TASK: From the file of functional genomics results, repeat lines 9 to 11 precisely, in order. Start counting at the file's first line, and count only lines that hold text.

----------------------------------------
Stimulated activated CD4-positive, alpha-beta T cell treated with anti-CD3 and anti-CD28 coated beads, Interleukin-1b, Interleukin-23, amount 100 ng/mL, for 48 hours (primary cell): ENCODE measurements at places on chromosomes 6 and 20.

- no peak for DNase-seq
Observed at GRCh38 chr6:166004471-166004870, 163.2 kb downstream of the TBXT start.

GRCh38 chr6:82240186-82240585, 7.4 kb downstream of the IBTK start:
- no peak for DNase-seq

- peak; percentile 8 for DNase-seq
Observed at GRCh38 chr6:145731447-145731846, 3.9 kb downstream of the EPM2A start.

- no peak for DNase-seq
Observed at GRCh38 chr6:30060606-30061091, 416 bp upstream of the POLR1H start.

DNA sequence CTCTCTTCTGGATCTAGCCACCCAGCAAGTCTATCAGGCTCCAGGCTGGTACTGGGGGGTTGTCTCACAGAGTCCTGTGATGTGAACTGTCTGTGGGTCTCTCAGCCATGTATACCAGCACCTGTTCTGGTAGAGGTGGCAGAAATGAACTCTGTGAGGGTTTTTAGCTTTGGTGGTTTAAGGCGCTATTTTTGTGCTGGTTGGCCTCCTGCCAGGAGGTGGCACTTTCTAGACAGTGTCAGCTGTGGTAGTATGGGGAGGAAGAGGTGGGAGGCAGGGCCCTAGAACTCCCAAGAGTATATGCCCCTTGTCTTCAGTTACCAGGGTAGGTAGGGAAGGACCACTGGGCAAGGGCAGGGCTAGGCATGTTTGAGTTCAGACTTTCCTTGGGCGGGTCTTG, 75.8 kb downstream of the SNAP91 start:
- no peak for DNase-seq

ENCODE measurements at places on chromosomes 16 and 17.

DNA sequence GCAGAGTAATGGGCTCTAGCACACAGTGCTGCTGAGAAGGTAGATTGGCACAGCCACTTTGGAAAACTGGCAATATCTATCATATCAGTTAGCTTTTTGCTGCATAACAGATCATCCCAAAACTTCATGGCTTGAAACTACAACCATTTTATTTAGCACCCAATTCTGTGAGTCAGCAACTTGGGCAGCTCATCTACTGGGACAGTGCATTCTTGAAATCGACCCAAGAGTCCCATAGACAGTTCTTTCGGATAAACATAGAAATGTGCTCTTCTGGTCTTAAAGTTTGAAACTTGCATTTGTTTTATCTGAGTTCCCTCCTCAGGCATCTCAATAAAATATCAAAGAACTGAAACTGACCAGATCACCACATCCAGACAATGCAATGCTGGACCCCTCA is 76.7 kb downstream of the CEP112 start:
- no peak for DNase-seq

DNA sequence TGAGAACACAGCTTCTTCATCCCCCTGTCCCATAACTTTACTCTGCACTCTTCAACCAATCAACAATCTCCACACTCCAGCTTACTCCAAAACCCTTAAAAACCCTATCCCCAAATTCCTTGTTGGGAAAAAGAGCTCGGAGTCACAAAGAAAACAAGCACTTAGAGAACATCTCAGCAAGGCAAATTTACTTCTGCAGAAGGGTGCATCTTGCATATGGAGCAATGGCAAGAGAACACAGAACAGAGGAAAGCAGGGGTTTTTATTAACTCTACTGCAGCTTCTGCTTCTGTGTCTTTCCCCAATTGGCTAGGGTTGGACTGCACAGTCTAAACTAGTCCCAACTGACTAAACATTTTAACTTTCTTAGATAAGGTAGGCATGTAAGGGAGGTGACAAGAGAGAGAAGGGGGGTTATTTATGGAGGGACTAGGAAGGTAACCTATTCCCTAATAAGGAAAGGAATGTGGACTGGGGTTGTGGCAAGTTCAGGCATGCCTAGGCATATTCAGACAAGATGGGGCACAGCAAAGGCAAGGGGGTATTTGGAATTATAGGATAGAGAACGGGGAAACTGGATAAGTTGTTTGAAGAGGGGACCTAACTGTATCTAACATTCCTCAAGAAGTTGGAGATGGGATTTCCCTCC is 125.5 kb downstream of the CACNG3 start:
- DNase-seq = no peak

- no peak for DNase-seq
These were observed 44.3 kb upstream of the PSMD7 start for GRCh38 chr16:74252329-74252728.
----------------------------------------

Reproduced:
Observed at GRCh38 chr6:30060606-30061091, 416 bp upstream of the POLR1H start.

DNA sequence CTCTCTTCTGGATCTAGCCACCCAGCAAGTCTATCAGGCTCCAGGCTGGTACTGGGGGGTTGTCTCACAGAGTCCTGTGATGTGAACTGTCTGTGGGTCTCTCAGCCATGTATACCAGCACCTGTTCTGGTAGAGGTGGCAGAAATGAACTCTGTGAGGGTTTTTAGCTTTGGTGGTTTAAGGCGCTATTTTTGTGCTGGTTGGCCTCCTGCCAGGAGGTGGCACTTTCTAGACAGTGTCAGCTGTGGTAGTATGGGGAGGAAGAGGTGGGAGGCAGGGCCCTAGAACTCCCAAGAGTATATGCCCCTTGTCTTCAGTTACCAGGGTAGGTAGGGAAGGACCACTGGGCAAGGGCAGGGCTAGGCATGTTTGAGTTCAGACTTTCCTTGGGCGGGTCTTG, 75.8 kb downstream of the SNAP91 start:
- no peak for DNase-seq